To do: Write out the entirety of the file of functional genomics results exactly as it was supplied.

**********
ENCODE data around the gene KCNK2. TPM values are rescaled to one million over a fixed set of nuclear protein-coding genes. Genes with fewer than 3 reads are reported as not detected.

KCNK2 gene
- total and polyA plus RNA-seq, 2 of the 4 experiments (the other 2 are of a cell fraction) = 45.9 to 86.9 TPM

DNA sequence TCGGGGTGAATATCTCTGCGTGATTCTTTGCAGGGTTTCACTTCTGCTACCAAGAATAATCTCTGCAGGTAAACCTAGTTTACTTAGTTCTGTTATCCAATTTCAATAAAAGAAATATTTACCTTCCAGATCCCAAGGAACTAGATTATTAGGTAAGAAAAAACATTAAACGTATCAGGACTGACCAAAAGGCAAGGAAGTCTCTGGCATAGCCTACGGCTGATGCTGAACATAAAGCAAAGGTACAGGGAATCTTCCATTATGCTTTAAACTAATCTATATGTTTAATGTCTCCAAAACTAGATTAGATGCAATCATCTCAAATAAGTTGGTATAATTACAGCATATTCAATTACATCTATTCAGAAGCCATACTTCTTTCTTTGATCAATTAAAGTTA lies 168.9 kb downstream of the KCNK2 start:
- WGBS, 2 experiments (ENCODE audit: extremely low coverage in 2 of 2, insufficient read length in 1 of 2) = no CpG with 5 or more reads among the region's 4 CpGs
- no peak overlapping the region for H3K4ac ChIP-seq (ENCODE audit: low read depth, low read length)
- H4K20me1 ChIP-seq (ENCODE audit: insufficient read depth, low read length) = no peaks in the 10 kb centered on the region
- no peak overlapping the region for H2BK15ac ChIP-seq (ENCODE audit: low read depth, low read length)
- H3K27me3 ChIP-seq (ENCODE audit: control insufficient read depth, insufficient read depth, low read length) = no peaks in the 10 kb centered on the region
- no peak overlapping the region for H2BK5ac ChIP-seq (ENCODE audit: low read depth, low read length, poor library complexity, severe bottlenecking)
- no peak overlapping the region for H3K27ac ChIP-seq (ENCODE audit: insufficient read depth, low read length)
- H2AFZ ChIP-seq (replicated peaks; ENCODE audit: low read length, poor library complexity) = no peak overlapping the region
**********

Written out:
ENCODE data around the gene KCNK2. TPM values are rescaled to one million over a fixed set of nuclear protein-coding genes. Genes with fewer than 3 reads are reported as not detected.

KCNK2 gene
- total and polyA plus RNA-seq, 2 of the 4 experiments (the other 2 are of a cell fraction) = 45.9 to 86.9 TPM

DNA sequence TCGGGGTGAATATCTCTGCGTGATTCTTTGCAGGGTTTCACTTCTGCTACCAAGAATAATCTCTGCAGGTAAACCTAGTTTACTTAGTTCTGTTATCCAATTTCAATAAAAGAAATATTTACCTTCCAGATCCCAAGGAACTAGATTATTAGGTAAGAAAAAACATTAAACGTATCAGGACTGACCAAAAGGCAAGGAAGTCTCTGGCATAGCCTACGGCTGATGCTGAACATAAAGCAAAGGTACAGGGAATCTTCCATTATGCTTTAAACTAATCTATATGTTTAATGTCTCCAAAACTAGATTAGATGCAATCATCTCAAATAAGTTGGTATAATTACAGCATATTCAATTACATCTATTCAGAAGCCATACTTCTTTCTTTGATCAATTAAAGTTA lies 168.9 kb downstream of the KCNK2 start:
- WGBS, 2 experiments (ENCODE audit: extremely low coverage in 2 of 2, insufficient read length in 1 of 2) = no CpG with 5 or more reads among the region's 4 CpGs
- no peak overlapping the region for H3K4ac ChIP-seq (ENCODE audit: low read depth, low read length)
- H4K20me1 ChIP-seq (ENCODE audit: insufficient read depth, low read length) = no peaks in the 10 kb centered on the region
- no peak overlapping the region for H2BK15ac ChIP-seq (ENCODE audit: low read depth, low read length)
- H3K27me3 ChIP-seq (ENCODE audit: control insufficient read depth, insufficient read depth, low read length) = no peaks in the 10 kb centered on the region
- no peak overlapping the region for H2BK5ac ChIP-seq (ENCODE audit: low read depth, low read length, poor library complexity, severe bottlenecking)
- no peak overlapping the region for H3K27ac ChIP-seq (ENCODE audit: insufficient read depth, low read length)
- H2AFZ ChIP-seq (replicated peaks; ENCODE audit: low read length, poor library complexity) = no peak overlapping the region